Site specificity of the Arabidopsis METI DNA methyltransferase demonstrated through hypermethylation of the superman locus

Site specificity of the Arabidopsis METI DNA methyltransferase demonstrated through... Plants with low levels of DNA methylation show a range of developmental abnormalities including homeotic transformation of floral organs. Two independent DNA METHYLTRANSFERASEI (METI) antisense transformants with low levels of DNA methylation had flowers with increased numbers of stamens which resembled flowers seen on the loss-of-function superman (sup) mutant plants and on transgenic plants that ectopically express APETALA3 (AP3). These METI antisense plants have both increased and decreased methylation in and around the sup gene, compared with untransformed controls. DNA from the antisense plants was demethylated at least 4 kb upstream of the sup gene, while there was dense methylation around the start of transcription and within the coding region of this gene; these regions were unmethylated in control DNA. Methylation within the sup gene was correlated with an absence of SUP transcripts. The pattern and density of methylation was heterogeneous among different DNA molecules from the same plant, with some molecules being completely unmethylated. Methylcytosine occurred in asymmetric sites and in symmetric CpA/TpG but rarely in CpG dinucleotides in the antisense plants. In contrast, segregants lacking the METI antisense construct and epimutants with a hypermethylated allele of sup (clark kent 3), both of which have active METI genes, showed a higher frequency of methylation of CpG dinucleotides and of asymmetric cytosines. We conclude that METI is the predominant CpG methyltransferase and directly or indirectly affects asymmetric methylation. http://www.deepdyve.com/assets/images/DeepDyve-Logo-lg.png Plant Molecular Biology Springer Journals

Site specificity of the Arabidopsis METI DNA methyltransferase demonstrated through hypermethylation of the superman locus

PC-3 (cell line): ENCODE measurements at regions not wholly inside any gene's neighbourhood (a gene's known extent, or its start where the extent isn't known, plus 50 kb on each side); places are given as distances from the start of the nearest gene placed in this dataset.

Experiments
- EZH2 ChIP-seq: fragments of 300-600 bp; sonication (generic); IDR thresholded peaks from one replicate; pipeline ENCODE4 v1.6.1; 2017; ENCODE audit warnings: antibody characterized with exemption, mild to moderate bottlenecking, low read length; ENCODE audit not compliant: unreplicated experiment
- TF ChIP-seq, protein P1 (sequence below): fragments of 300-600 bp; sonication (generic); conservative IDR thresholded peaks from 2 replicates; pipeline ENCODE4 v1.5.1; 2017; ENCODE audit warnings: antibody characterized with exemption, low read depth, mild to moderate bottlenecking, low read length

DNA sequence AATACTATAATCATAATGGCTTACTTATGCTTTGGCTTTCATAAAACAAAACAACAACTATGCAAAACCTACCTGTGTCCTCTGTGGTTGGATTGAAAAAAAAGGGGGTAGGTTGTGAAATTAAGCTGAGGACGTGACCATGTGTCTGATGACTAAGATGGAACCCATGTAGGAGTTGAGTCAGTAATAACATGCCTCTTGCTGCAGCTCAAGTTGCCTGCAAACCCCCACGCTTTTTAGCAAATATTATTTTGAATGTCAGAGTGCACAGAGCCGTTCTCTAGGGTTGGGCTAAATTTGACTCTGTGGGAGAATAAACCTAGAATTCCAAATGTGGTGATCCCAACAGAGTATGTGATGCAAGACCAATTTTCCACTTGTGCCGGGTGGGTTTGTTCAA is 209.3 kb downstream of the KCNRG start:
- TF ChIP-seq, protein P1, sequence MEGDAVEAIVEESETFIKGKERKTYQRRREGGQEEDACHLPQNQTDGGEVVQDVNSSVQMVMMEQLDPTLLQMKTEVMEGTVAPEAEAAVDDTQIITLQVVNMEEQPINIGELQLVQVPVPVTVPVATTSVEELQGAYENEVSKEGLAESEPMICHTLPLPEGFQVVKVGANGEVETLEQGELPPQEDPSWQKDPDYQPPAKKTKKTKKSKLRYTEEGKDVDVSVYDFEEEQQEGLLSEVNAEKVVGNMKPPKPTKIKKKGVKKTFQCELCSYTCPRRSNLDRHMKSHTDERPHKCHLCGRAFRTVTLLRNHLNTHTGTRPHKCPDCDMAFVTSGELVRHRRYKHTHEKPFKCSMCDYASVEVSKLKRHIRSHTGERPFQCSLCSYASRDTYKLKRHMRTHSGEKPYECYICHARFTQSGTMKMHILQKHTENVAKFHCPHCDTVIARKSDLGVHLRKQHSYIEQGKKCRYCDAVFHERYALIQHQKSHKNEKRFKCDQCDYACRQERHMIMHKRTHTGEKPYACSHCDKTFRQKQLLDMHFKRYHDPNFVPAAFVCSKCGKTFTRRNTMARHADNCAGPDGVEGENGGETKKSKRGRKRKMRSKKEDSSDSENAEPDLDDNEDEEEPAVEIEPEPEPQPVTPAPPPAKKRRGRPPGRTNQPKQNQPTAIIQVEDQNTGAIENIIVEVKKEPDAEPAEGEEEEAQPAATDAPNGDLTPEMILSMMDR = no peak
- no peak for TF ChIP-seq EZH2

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Publisher
Kluwer Academic Publishers
Copyright
Copyright © 2001 by Kluwer Academic Publishers
Subject
Life Sciences; Biochemistry, general; Plant Sciences; Plant Pathology
ISSN
0167-4412
eISSN
1573-5028
D.O.I.
10.1023/A:1010636222327
Publisher site
See Article on Publisher Site

Abstract

Plants with low levels of DNA methylation show a range of developmental abnormalities including homeotic transformation of floral organs. Two independent DNA METHYLTRANSFERASEI (METI) antisense transformants with low levels of DNA methylation had flowers with increased numbers of stamens which resembled flowers seen on the loss-of-function superman (sup) mutant plants and on transgenic plants that ectopically express APETALA3 (AP3). These METI antisense plants have both increased and decreased methylation in and around the sup gene, compared with untransformed controls. DNA from the antisense plants was demethylated at least 4 kb upstream of the sup gene, while there was dense methylation around the start of transcription and within the coding region of this gene; these regions were unmethylated in control DNA. Methylation within the sup gene was correlated with an absence of SUP transcripts. The pattern and density of methylation was heterogeneous among different DNA molecules from the same plant, with some molecules being completely unmethylated. Methylcytosine occurred in asymmetric sites and in symmetric CpA/TpG but rarely in CpG dinucleotides in the antisense plants. In contrast, segregants lacking the METI antisense construct and epimutants with a hypermethylated allele of sup (clark kent 3), both of which have active METI genes, showed a higher frequency of methylation of CpG dinucleotides and of asymmetric cytosines. We conclude that METI is the predominant CpG methyltransferase and directly or indirectly affects asymmetric methylation.

Journal

Plant Molecular BiologySpringer Journals

Published: Oct 3, 2004

References

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